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11 February 2014

Subway restaurants to remove chemical from bread

A chemical called azodicarbonamide will be removed from bread used in Subway sandwich shops, according to the company.

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A chemical called azodicarbonamide will be removed from bread used in Subway sandwich shops, according to the company.

This week, popular food blogger Vani Hari started a petition asking Subway to stop using the ingredient. The operator of FoodBabe.com said Subway uses azodicarbonamide in its bread "as a bleaching agent", and noted that the chemical is also used to make yoga mats and shoe rubber, the Associated Press reported.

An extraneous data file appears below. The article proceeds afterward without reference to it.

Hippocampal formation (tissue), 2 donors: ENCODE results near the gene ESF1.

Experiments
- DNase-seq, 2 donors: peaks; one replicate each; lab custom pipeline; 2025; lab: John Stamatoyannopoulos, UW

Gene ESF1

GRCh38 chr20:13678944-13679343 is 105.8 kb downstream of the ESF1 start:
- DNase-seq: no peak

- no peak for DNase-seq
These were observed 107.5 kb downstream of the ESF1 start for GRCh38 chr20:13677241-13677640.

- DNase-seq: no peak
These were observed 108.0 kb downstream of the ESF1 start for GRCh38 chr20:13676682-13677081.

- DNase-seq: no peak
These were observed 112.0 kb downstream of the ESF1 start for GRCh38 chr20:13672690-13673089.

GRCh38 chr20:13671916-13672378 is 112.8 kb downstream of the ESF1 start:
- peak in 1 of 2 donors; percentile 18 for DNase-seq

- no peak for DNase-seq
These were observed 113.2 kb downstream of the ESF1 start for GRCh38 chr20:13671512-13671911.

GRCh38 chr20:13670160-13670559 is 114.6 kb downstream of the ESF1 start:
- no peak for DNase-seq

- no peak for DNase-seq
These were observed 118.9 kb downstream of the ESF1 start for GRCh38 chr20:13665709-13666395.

A complete conversion

The chemical was being phased out before the petition was launched, according to Subway, which did not specify when the change began or would be finished.

"The complete conversion to have this product out of the bread will be done soon," the company said in a statement, the AP reported.

John Mutembo, Development and office assistant at Subway Sub Sahara and Southern Africa says he confirmed with the R&D team and with their bread supplier that this ingredient is not present in South African bread.

“However, while it is fully approved by relevant government authorities in the USA, this particular ingredient is already in the process of being removed from US bread,” he added.

Read more:

Bread has high amounts of salt

Eat your browns

 
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